Contaminated egg products removed
Supermarkets have removed products from their shelves after it was confirmed that eggs contaminated with dioxins had been used in their cakes and quiches.
The Food Standards Agency (FSA) said supermarkets had already sold most of the affected food, which had a short shelf life and had probably been eaten.
Stores that have now withdrawn items include Tesco, Morrisons and Sainsbury's.
The FSA has advised retailers to clear any remaining affected products, but stressed that consumers do not face any health risks as mixing the eggs would have diluted the levels of dioxins.
The pasteurised liquid egg in question had been supplied to Kensey Foods in Cornwall and Memory Lane Cakes Ltd in Cardiff, who then made the products for the supermarkets.
The FSA said: "There is no food safety risk from eating these products. The majority of products will have been sold and most have passed their 'use by' or 'best before' dates. Supermarkets are removing the small amount of products that are still in date."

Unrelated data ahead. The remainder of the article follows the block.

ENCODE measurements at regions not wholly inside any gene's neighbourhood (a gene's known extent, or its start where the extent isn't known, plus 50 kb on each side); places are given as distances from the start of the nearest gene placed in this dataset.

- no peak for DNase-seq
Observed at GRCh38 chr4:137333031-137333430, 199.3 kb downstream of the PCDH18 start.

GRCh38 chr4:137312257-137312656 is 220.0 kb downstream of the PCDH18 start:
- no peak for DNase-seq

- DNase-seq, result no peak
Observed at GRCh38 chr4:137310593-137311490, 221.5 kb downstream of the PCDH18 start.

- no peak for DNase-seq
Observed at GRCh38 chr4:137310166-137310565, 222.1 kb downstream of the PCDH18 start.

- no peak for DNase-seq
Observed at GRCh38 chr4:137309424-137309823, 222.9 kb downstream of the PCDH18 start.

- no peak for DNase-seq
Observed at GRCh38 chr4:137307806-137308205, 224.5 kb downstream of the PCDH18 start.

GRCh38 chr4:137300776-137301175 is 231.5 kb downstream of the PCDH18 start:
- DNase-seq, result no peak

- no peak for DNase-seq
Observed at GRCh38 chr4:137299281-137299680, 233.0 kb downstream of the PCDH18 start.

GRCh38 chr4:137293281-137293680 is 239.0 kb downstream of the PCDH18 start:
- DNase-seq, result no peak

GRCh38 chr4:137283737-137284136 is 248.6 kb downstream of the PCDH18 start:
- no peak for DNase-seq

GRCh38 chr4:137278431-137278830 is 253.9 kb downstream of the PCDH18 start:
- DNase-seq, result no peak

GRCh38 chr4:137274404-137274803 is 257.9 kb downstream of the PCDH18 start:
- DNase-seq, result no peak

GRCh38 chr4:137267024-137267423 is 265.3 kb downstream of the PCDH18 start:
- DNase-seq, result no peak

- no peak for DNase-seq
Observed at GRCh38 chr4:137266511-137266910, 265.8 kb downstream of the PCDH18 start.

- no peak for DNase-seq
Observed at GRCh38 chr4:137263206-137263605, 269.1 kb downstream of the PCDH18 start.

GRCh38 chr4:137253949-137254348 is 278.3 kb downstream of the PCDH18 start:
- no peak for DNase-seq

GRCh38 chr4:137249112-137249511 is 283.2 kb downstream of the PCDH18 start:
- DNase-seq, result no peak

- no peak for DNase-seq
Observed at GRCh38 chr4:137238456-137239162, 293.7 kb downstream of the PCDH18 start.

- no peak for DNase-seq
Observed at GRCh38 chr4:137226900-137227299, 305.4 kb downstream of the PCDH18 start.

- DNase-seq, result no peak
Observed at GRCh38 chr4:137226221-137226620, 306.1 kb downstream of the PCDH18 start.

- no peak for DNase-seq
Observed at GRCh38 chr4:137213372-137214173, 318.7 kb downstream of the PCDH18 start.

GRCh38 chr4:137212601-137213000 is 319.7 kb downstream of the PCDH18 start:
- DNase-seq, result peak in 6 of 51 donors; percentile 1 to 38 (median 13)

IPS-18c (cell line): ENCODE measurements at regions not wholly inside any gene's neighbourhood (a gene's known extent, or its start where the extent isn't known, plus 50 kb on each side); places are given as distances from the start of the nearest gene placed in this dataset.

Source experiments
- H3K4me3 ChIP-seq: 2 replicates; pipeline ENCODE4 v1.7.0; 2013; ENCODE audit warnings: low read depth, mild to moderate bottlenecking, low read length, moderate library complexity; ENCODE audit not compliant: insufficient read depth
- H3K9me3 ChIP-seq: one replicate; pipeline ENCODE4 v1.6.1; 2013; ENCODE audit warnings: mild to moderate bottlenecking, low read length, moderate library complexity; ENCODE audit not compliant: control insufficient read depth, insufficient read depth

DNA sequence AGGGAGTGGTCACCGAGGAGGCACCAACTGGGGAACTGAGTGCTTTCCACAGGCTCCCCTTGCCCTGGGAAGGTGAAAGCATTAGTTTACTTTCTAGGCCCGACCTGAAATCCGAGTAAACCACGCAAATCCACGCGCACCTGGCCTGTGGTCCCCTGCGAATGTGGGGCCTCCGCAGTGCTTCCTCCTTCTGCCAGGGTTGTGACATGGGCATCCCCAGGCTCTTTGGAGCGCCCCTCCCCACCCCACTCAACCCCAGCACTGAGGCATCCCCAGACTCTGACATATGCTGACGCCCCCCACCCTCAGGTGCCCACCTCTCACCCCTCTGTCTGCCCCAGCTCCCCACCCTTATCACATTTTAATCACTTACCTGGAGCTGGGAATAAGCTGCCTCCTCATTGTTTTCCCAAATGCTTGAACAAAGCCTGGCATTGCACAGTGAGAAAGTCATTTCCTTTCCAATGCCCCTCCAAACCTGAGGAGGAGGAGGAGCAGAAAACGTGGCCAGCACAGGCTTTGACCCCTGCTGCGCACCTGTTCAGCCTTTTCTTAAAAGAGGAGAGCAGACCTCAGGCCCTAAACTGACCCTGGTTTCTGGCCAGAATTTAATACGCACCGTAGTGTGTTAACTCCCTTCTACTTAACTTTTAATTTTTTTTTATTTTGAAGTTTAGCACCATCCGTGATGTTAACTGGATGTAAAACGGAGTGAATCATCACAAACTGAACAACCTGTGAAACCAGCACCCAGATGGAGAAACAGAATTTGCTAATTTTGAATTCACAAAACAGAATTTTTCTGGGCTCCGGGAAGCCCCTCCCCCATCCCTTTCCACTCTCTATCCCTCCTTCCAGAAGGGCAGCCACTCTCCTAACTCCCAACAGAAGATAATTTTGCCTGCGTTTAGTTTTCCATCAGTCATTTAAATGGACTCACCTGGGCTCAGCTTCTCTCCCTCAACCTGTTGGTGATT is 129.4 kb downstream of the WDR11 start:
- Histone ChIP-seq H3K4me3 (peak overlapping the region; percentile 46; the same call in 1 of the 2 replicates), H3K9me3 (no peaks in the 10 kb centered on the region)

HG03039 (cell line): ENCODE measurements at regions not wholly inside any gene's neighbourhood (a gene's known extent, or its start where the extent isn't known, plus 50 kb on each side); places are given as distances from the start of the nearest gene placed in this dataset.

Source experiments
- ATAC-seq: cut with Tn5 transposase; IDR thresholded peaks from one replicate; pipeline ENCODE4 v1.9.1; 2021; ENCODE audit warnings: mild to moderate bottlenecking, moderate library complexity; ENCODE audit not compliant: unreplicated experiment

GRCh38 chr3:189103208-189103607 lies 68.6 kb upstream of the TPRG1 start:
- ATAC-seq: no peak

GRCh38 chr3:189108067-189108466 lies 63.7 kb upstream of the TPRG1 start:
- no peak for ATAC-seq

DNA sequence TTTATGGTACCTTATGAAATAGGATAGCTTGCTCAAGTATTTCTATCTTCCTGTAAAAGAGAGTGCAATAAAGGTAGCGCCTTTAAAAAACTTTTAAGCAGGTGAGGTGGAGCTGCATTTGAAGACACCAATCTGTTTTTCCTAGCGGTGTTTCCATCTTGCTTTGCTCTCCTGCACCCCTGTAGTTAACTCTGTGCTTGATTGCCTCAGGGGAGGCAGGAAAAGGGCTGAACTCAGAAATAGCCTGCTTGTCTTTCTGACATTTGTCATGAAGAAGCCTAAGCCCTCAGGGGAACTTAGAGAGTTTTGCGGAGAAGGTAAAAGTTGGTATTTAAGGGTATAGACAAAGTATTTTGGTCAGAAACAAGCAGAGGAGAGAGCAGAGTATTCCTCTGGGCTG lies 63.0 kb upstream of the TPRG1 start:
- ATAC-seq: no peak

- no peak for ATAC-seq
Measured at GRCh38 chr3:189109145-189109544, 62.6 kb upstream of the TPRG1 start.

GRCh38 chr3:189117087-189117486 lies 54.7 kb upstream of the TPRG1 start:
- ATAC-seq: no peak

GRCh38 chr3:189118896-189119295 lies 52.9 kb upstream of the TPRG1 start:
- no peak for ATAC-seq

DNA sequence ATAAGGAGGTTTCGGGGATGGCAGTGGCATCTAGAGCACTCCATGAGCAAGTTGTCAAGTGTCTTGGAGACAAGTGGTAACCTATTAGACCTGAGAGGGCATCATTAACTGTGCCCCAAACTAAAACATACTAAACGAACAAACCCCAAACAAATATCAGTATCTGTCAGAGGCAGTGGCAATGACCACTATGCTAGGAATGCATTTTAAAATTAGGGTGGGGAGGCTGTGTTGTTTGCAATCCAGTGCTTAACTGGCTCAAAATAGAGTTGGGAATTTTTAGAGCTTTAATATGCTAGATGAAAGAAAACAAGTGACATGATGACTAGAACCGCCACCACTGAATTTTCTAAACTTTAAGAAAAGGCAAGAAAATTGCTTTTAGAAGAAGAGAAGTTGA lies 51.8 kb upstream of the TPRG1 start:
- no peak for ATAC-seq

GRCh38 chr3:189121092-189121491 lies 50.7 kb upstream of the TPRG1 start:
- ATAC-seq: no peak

Tesco said in a statement: "Tesco is withdrawing a small number of products. We would like to stress to customers that this is a purely precautionary measure and the FSA has stated there is no food safety risk."
Dioxins are chemicals formed by industrial processes and waste burning. They have been shown to contribute to higher cancer rates and affect pregnant women.
Fourteen tonnes of the contaminated egg which originated on continental Europe entered the UK destined for use in goods like pastries and mayonnaise, the EU executive said.
Asda also withdrew a number of items. The supermarket said in a statement: "We have full traceability of all ingredients that go into any products manufactured under the Asda brand and those checks have shown that a small number of cakes that we take from Memory Lane use the imported liquid egg.